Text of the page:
The effects of the Protestant Reformation on human capital

Sascha O. Becker, Ludger Woessmann

Research output: Chapter in Book/Report/Conference proceedingChapter (Book)Researchpeer-review

Abstract

Max Weber's (1904) thesis that the Protestant Reformation was instrumental in facilitating industrial capitalism in Western Europe is generally viewed as the "most famous link between culture and economic development." Weber suggested that Protestants had a specific work ethic that made them work harder and save more. In recent work, an alternative explanation has been proposed that receives strong empirical support: Protestants had higher human capital, which made them more productive and therefore increased their economic prosperity. This article explores the recent advancements in the economics of religion that assign a leading role to human capital in understanding the economic effects of the Reformation. It first provides a brief sketch of the underlying theory and then presents extensive evidence on the effects of the Reformation on human capital using data from nineteenth-century Prussia. The article also discusses consequences beyond education, covering effects on economic development as well as on the fertility decline. Evidence from outside Prussia, both across and within countries, is also presented.

Original languageEnglish
Title of host publicationThe Oxford Handbook of the Economics of Religion
EditorsRachel M. McCleary
PublisherOxford University Press
Pages93-110
Number of pages18
Edition1st
ISBN (Electronic)9780199940332
ISBN (Print)9780195390049
DOIs
Publication statusPublished - 2011
Externally publishedYes

Keywords

  • Economic development
  • Economics
  • Education
  • Fertility
  • Human capital
  • Protestants
  • Prussia
  • Reformation
  • Religion

Cite this

Becker, S. O., & Woessmann, L. (2011). The effects of the Protestant Reformation on human capital. In R. M. McCleary (Ed.), The Oxford Handbook of the Economics of Religion (1st ed., pp. 93-110). Oxford University Press. https://doi.org/10.1093/oxfordhb/9780195390049.013.0005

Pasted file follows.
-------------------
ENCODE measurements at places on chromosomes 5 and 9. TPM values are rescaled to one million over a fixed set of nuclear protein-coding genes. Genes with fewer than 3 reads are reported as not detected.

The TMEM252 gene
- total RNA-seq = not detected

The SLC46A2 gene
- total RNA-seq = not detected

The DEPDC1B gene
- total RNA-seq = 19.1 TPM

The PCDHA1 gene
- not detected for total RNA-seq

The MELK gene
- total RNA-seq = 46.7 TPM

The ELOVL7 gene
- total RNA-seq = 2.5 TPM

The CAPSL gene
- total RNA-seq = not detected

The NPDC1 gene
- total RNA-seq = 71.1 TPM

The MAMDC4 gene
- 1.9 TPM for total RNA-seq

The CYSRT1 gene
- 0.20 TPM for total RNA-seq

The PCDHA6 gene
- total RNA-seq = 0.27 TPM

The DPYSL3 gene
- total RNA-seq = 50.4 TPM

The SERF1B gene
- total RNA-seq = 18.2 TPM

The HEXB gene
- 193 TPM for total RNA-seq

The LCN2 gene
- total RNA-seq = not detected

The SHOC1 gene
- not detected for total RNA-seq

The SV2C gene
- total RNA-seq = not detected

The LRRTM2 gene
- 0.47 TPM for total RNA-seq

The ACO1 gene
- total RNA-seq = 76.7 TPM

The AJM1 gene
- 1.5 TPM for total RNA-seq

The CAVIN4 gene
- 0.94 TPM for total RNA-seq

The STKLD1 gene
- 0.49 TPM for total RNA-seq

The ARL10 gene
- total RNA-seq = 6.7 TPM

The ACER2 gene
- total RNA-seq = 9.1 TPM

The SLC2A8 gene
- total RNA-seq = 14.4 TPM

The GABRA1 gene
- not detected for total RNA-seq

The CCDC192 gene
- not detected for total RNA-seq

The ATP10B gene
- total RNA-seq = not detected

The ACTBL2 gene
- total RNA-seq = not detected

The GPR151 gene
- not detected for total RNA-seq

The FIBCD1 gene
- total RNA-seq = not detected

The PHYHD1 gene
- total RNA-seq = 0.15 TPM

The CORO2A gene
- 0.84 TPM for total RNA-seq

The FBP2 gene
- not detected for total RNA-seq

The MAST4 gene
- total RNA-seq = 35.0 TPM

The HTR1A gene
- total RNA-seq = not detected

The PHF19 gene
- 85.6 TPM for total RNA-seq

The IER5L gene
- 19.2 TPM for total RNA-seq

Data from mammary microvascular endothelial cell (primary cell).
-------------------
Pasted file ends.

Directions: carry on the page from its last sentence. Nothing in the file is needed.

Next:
Becker, Sascha O. ; Woessmann, Ludger. / The effects of the Protestant Reformation on human capital. The Oxford Handbook of the Economics of Religion. editor / Rachel M. McCleary. 1st. ed. Oxford University Press, 2011. pp. 93-110
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Becker, SO & Woessmann, L 2011, The effects of the Protestant Reformation on human capital. in RM McCleary (ed.), The Oxford Handbook of the Economics of Religion. 1st edn, Oxford University Press, pp. 93-110. https://doi.org/10.1093/oxfordhb/9780195390049.013.0005

The effects of the Protestant Reformation on human capital. / Becker, Sascha O.; Woessmann, Ludger.

The Oxford Handbook of the Economics of Religion. ed. / Rachel M. McCleary. 1st. ed. Oxford University Press, 2011. p. 93-110.

Research output: Chapter in Book/Report/Conference proceedingChapter (Book)Researchpeer-review

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Becker SO, Woessmann L. The effects of the Protestant Reformation on human capital. In McCleary RM, editor, The Oxford Handbook of the Economics of Religion. 1st ed. Oxford University Press. 2011. p. 93-110 https://doi.org/10.1093/oxfordhb/9780195390049.013.0005